Cantara: Let’s go back to, I don’t know, what is Chapter 7? I always hear Chapter 11? What’s the difference?
Paul: Yeah, Chapter 7 is a complete liquidation. We’re shutting down operations. This thing is not resurrecting itself under its present form. So, yeah, you’re got different…you’ve got chapter you hear about. There’s personal Chapter 7.
Quinn: But you recover from 7 faster, right?
Paul: It kind of takes the debt away much quicker. You don’t have, like, a long payment plan. You’ll hear the payment plans people go through, individuals and companies. You’ll hear Chapter 13. We’re just gonna reorganize. We’re gonna come back at yah, but we’re gonna pay everybody about 50 cents on the dollar or whatever we’re gonna do. Here, guys, it’s done, take the desks, take the phones. We are no longer in operation.
Cantara: So, in your professional opinion, Paul, there will be no resurrection of the Arena Football League in any other way, shape, or form, right?
Quinn: Yeah, and Roger Wild kind of said the same thing recently. You know, it was just, yeah, this is probably the death knell for that league even though, as you say, it’s been around a long time and it had lots of success, but to get it back up and running… And if they do that, it would be markets like ours, you know, not Baltimore, not Tampa. They’ve already got professional baseball, and football, and basketball, and it would be a… So, it works in the Albanys, in the Columbias, in these midrange markets.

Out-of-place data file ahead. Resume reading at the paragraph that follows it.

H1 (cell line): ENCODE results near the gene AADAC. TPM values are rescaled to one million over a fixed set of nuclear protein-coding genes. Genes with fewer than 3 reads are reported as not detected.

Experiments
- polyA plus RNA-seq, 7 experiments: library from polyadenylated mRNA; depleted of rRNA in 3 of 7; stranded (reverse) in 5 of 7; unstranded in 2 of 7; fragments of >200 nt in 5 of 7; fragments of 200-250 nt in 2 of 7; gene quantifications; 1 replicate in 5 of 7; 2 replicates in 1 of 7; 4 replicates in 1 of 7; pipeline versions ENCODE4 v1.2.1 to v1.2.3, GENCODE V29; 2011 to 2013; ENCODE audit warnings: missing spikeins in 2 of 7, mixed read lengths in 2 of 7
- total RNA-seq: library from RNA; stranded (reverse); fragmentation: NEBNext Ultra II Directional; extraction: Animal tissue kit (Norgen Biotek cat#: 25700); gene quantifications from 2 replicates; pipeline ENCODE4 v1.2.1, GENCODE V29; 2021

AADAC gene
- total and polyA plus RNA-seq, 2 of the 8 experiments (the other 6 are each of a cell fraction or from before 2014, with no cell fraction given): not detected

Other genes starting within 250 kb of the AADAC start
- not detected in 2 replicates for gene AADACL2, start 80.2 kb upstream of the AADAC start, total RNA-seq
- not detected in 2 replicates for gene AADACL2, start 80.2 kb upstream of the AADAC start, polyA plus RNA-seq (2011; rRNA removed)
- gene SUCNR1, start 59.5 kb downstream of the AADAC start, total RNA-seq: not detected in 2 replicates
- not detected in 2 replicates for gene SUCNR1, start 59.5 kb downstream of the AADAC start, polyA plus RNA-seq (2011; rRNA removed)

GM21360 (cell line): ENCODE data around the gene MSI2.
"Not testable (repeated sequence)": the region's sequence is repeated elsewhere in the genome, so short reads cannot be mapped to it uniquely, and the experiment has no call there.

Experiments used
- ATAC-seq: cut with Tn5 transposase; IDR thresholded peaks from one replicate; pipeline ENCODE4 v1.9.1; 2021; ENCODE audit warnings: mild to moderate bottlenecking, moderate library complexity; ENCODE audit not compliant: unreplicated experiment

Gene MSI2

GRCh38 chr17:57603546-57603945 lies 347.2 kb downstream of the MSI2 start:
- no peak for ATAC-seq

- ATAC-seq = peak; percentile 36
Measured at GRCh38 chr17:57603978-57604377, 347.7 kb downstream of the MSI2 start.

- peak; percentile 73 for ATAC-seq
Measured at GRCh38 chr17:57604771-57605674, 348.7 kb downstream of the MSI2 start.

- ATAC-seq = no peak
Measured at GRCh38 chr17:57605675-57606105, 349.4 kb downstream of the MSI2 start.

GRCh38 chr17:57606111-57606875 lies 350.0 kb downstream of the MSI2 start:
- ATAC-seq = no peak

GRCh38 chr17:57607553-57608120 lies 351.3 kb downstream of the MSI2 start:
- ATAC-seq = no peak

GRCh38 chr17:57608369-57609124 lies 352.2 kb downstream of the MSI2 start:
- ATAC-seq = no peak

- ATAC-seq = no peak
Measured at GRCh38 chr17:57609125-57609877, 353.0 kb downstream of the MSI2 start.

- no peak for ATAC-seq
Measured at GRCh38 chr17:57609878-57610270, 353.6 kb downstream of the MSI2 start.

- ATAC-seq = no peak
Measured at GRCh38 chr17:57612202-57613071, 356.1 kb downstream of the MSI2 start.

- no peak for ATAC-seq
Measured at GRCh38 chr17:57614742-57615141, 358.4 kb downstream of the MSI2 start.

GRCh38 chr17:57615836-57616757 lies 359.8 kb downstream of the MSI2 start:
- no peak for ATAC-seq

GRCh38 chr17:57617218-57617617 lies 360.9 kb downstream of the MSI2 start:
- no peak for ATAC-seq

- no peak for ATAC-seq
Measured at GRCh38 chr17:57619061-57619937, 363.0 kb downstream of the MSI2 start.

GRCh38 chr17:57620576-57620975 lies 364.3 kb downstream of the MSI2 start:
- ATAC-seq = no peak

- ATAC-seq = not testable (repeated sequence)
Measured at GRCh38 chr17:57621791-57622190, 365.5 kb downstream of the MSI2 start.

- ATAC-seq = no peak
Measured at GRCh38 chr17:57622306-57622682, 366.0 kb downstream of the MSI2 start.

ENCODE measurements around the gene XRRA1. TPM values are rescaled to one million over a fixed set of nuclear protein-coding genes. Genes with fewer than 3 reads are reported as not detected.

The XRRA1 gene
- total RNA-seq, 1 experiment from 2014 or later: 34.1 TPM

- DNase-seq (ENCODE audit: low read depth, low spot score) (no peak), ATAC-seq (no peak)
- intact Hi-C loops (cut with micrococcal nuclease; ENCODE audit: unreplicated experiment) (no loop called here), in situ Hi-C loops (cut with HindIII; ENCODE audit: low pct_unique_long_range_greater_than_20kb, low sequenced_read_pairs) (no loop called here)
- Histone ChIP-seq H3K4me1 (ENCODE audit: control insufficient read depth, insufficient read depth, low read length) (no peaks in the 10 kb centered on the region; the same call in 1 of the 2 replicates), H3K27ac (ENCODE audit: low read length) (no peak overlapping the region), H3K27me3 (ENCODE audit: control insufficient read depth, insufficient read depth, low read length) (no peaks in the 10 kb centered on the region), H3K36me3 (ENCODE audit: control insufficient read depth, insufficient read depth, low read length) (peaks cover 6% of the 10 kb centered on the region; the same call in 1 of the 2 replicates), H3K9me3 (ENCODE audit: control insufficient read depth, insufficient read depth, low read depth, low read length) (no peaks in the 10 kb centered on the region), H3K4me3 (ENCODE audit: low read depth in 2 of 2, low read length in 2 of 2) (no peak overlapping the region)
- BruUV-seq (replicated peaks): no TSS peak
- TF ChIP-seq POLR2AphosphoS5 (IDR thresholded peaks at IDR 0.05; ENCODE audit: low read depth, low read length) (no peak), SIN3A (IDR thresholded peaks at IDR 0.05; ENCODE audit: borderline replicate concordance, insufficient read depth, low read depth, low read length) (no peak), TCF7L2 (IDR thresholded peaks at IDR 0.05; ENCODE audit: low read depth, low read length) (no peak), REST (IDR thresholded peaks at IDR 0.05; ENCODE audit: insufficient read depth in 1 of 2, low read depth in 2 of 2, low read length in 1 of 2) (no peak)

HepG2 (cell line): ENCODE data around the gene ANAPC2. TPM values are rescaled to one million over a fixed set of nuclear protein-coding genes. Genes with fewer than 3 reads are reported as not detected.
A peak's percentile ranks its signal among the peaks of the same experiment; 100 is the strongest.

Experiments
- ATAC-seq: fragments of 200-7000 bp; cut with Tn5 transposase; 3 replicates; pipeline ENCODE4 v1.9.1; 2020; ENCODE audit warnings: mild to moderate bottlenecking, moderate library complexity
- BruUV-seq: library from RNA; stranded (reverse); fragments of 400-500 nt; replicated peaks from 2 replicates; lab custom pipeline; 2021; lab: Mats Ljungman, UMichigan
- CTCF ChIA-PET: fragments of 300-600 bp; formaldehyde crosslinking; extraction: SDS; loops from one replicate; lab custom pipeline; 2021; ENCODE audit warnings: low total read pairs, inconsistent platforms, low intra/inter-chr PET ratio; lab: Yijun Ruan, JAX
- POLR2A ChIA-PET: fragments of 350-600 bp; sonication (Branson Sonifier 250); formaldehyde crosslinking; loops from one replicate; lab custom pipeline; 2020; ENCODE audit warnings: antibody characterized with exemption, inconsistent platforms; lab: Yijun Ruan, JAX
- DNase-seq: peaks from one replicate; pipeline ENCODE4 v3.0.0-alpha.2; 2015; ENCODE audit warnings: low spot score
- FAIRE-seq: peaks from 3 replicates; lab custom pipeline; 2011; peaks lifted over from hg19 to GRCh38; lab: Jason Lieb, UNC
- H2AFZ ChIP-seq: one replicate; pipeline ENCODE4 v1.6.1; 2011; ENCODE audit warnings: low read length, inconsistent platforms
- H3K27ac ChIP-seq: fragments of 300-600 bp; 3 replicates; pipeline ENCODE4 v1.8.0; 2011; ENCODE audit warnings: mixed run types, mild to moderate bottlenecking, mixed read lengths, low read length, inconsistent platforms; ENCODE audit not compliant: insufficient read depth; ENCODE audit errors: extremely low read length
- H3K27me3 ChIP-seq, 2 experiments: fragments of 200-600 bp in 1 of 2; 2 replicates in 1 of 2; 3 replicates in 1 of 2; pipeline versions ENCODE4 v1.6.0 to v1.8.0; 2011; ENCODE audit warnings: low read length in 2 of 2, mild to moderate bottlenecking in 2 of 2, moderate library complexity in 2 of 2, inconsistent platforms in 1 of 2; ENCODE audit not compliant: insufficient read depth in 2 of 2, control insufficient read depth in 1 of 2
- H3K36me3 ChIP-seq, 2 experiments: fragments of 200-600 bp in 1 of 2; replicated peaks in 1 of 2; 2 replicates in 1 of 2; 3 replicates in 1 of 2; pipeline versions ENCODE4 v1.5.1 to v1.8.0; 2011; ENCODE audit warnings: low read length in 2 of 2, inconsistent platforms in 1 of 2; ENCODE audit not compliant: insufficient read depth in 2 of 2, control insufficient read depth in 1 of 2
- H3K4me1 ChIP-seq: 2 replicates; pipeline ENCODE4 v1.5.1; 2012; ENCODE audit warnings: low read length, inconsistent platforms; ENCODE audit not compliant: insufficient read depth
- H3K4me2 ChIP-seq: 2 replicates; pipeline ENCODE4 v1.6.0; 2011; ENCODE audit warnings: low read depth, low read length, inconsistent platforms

Cantara: It works in these small markets or smaller markets, like, Albany as far as attendance, but it doesn’t work in these markets to generate revenue from sponsors. They need big market style sponsors, but they need smaller markets that don’t have any other sports outlets.
Quinn: There were a couple of big companies, if they were doing better, it would be a perfect fit.
Cantara: I mean, I think Albany did great. I just hope that the Arena Football League didn’t know they were gonna fold and come here and kind of, you know, bleed Albany dry for two seasons.
Paul: I feel like you wanna succeed no matter what when, you know, when you’re putting that crap together, so that’s tough.
Cantara: Well, that’s what happened to the Arena Football League. And if you missed that news, it kind of went under the radar because it broke Wednesday right before we all left for the holiday.
Quinn: Well, thanks, Paul. We appreciate it. You wanna go play some flag football over the holidays maybe, you know, get a team together?
Paul: Don’t do that either. No, it’ll interrupt my napping.
Quinn: Told you, he’s gonna be with Tommy Grady.
Cantara: He’s happing. Put your sweatpants on, curl up on a couch, Paul, watch one of them Lifetime Christmas movies and enjoy yourself.
Quinn: Paul Harding…
Paul: That’s it. That sounds like the plan.
Quinn: …from Martin, Harding & Mazzotti, 1800law1010, 1800law1010.com.
Cantara: And thanks for the cab rides last week. We appreciate that.
Paul: You’re welcome, guys. Thank you.